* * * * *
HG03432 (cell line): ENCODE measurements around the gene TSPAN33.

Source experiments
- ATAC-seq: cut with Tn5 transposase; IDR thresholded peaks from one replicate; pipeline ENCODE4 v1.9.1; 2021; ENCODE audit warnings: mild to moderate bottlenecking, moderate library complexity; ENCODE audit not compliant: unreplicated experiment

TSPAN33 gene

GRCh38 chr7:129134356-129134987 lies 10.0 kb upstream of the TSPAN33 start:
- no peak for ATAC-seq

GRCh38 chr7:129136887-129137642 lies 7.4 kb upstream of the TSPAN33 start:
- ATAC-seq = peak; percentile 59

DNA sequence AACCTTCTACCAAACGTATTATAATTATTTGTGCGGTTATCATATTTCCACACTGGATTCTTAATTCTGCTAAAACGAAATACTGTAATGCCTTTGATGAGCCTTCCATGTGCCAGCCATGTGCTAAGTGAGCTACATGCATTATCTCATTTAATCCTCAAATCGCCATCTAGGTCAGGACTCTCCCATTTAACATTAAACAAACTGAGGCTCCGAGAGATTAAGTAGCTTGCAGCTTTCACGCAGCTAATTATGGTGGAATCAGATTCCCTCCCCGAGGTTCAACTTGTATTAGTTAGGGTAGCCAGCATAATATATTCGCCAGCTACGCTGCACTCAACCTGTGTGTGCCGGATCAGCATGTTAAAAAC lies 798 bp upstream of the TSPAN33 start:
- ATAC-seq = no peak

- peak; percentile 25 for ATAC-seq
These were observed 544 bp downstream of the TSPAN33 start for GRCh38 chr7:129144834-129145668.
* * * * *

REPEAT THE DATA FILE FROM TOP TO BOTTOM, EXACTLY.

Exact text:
HG03432 (cell line): ENCODE measurements around the gene TSPAN33.

Source experiments
- ATAC-seq: cut with Tn5 transposase; IDR thresholded peaks from one replicate; pipeline ENCODE4 v1.9.1; 2021; ENCODE audit warnings: mild to moderate bottlenecking, moderate library complexity; ENCODE audit not compliant: unreplicated experiment

TSPAN33 gene

GRCh38 chr7:129134356-129134987 lies 10.0 kb upstream of the TSPAN33 start:
- no peak for ATAC-seq

GRCh38 chr7:129136887-129137642 lies 7.4 kb upstream of the TSPAN33 start:
- ATAC-seq = peak; percentile 59

DNA sequence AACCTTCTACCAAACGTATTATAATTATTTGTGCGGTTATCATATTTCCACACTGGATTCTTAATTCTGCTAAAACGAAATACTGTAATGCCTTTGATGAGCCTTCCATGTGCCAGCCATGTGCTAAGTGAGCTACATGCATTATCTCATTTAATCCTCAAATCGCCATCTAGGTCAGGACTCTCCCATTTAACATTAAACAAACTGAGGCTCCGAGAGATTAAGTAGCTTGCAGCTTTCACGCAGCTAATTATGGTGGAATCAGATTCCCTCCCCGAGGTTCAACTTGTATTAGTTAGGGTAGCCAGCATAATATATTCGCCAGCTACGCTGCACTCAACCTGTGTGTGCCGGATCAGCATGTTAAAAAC lies 798 bp upstream of the TSPAN33 start:
- ATAC-seq = no peak

- peak; percentile 25 for ATAC-seq
These were observed 544 bp downstream of the TSPAN33 start for GRCh38 chr7:129144834-129145668.